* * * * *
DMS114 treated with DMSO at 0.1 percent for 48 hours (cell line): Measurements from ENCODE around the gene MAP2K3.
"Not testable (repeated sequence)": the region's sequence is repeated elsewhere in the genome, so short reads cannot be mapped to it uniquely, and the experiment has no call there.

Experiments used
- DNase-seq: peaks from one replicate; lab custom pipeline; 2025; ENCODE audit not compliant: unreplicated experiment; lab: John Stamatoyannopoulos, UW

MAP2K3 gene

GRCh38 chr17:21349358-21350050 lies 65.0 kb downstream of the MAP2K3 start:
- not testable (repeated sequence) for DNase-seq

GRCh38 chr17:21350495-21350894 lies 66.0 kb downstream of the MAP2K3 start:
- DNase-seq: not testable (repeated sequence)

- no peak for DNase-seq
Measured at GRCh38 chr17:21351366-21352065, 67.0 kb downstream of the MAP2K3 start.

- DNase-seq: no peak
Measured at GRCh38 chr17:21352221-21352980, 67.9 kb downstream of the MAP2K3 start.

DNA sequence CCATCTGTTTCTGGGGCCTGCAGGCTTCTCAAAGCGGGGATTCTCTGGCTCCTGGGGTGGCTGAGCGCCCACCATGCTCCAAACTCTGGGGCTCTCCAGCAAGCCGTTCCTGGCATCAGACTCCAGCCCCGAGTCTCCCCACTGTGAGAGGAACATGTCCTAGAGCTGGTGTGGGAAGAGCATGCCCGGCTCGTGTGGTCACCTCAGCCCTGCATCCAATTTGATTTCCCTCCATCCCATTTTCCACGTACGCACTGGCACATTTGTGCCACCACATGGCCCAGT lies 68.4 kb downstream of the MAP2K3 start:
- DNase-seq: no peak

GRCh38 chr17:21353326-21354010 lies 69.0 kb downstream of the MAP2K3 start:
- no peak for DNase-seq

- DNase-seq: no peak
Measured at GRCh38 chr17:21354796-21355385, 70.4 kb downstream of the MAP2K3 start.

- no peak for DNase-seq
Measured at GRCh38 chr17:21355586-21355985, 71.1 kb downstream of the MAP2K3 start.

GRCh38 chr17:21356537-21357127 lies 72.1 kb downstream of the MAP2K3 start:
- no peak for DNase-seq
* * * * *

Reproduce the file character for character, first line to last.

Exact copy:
DMS114 treated with DMSO at 0.1 percent for 48 hours (cell line): Measurements from ENCODE around the gene MAP2K3.
"Not testable (repeated sequence)": the region's sequence is repeated elsewhere in the genome, so short reads cannot be mapped to it uniquely, and the experiment has no call there.

Experiments used
- DNase-seq: peaks from one replicate; lab custom pipeline; 2025; ENCODE audit not compliant: unreplicated experiment; lab: John Stamatoyannopoulos, UW

MAP2K3 gene

GRCh38 chr17:21349358-21350050 lies 65.0 kb downstream of the MAP2K3 start:
- not testable (repeated sequence) for DNase-seq

GRCh38 chr17:21350495-21350894 lies 66.0 kb downstream of the MAP2K3 start:
- DNase-seq: not testable (repeated sequence)

- no peak for DNase-seq
Measured at GRCh38 chr17:21351366-21352065, 67.0 kb downstream of the MAP2K3 start.

- DNase-seq: no peak
Measured at GRCh38 chr17:21352221-21352980, 67.9 kb downstream of the MAP2K3 start.

DNA sequence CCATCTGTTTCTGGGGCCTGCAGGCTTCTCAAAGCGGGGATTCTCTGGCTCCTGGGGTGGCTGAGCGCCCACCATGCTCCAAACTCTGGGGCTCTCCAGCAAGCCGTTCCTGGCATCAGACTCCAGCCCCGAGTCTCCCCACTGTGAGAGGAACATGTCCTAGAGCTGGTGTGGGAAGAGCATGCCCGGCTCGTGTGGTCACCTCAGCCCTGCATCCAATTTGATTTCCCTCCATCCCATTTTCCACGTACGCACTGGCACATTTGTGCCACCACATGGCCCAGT lies 68.4 kb downstream of the MAP2K3 start:
- DNase-seq: no peak

GRCh38 chr17:21353326-21354010 lies 69.0 kb downstream of the MAP2K3 start:
- no peak for DNase-seq

- DNase-seq: no peak
Measured at GRCh38 chr17:21354796-21355385, 70.4 kb downstream of the MAP2K3 start.

- no peak for DNase-seq
Measured at GRCh38 chr17:21355586-21355985, 71.1 kb downstream of the MAP2K3 start.

GRCh38 chr17:21356537-21357127 lies 72.1 kb downstream of the MAP2K3 start:
- no peak for DNase-seq